One of the most memorable episodes of Shark Tank featured former service men and women pitching their ideas in a very special episode for Veteran’s Day. Marines, soldiers and sailors were all represented, but how did they fare in these choppy waters? Let’s take a look at each business idea, one by one.

Natural Grip

Army Captain Ashley Drake of the Corp of Engineers definitely knows her way around a blueprint. She also loves CrossFit. Combining her talent with her love, she designed a glove that she believes will help her fellow fitness fanatics avoid the tears and rips that often haunt the hands of those who lift regularly. She offered 20 percent equity for a $100,000 investment.

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Robert thinks she has good credibility and offers $100,000 for 30 percent. Daymond offers $100,000 for 40 percent. Robert then counters with $125,000 for 25 percent, and Daymond drops to $100,000 for 33 percent and claims he’s better for manufacturing and can “put Reebok on the box.” Ashley decides to take Robert’s offer.

Priority One Canine

Next, we had Wade Morell, a former Marine from Columbus, Ohio who now works as a police officer. He and his wife, Lori, train dogs to be the perfect household pet. However, Priority One Canine doesn’t produce just any pooch. Their dogs are trained specifically to also be high-end guard dogs as well. For the $75,000 they came on the show to ask for, the Morells were willing to give 15 percent equity.

Over the 18 months the company has been in operation, the Morells have sold 11 dogs, netting them $150,000 – $70,000 of which was the actual profit. Their packages range from $20,000 to $40,000.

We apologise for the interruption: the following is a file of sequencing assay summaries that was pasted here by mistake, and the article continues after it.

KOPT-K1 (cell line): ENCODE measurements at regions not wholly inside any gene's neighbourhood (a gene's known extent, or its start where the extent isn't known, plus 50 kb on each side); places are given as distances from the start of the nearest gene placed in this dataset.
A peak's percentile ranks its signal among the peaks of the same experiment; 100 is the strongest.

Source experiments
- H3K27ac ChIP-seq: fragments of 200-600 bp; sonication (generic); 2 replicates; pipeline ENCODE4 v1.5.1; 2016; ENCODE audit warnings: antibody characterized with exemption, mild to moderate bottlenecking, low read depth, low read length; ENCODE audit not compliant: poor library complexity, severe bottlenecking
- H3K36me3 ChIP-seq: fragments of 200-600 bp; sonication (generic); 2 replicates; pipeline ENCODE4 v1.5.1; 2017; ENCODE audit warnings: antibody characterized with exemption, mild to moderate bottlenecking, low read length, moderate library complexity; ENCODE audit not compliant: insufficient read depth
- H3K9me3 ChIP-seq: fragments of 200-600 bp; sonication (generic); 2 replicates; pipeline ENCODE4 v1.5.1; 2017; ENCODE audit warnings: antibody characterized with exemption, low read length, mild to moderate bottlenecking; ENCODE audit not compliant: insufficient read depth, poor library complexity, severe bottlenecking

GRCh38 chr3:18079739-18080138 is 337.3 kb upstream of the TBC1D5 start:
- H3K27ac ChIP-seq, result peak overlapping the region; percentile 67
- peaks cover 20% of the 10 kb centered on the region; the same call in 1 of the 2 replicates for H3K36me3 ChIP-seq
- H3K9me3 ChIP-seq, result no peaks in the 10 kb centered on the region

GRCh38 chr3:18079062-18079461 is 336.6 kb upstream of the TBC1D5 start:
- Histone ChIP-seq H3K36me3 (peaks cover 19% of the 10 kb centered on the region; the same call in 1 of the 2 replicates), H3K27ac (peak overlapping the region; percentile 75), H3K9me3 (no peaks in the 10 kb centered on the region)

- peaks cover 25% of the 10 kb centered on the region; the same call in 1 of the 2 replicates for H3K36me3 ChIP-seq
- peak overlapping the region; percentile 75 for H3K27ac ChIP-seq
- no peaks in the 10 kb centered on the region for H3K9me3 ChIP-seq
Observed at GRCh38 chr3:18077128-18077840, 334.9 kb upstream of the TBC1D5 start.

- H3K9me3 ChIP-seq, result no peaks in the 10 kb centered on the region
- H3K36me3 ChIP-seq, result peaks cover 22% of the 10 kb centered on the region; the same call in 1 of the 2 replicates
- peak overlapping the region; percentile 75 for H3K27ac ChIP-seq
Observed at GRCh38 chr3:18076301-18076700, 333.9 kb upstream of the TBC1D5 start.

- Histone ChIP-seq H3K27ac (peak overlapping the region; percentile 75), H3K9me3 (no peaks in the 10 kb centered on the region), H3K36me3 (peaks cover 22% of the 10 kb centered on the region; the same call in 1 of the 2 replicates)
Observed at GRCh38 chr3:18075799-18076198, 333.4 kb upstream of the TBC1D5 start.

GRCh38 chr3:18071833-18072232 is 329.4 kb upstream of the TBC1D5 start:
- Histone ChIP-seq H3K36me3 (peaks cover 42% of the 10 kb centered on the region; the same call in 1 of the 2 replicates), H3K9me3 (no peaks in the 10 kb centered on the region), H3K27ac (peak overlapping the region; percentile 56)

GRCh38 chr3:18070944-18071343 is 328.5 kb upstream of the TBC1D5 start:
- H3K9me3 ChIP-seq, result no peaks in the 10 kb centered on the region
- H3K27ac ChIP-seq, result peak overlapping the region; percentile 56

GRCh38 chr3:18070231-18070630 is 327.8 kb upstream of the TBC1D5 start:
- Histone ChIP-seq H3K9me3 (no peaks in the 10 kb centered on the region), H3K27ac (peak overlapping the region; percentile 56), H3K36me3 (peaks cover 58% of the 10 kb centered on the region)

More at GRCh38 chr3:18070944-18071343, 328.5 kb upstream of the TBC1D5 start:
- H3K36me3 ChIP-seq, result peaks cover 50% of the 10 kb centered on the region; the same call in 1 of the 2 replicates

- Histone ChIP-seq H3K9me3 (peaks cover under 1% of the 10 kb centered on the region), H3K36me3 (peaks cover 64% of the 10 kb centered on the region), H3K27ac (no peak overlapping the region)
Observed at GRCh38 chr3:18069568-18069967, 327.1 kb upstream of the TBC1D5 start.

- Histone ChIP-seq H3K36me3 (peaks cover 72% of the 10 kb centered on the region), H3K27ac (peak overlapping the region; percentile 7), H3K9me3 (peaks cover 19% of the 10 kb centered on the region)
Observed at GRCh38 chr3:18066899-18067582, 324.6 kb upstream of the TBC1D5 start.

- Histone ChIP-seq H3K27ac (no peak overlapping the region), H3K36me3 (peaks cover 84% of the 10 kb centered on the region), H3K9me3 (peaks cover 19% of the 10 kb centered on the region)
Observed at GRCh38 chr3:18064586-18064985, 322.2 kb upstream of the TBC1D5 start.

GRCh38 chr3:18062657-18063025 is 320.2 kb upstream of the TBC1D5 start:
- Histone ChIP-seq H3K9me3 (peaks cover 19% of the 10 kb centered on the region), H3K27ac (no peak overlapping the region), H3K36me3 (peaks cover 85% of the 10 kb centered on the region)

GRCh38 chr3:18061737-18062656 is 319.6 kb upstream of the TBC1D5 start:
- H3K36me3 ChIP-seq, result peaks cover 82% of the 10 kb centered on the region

Kevin had the question that pretty much summed up this company’s problem. He wanted to know how he could make Priority One Canine into a “multi-million dollar business.” With no real way to scale, the sharks passed.

Man-PACK

Aaron Tweedie, who works as a veterinarian in the Army, has a fresh approach to the traditional messenger bag. Her sling-style bag is a mix of ergonomics and function. It’s big on storage space, but doesn’t have to be removed in order to be accessed. You can also wear it one of three different ways. For 29 percent equity, Tweedie wanted $200,000.

In the end, the sharks pass. Tweedie wanted too much cash for goodwill – $200,000 – and the sharks roundly agreed that this product wasn’t going to be easy enough to differentiate from others on the market.

Bottle Breacher

Finally, we had a former Navy SEAL who served three combat deployments to Iraq, Eli Crane, and his wife, Jen. The two of them had a very appropriate product for the theme of the show: a bottle opener made from a .50 caliber shell and topped off with a dummy bullet. For $150,000, they were giving 10 percent equity.

All the sharks but Lori were interested in this one. It came down to Mark and Kevin combining their forces, offering $75,000 apiece for a combined 20 percent of the total equity. Bottle Breacher clearly did their homework. Not only did they have a great product, they came into the tank with proof they could upsell it as well.

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The first week after the episode aired, Bottle Breacher sold 60 times the normal amount.

In addition, Crane’s friend Kevin, who played himself in the movie American Sniper, asked for Breachers as gifts for the cast and crew, including Clint Eastwood, who directed, and Bradley Cooper, who starred as SEAL Chris Kyle.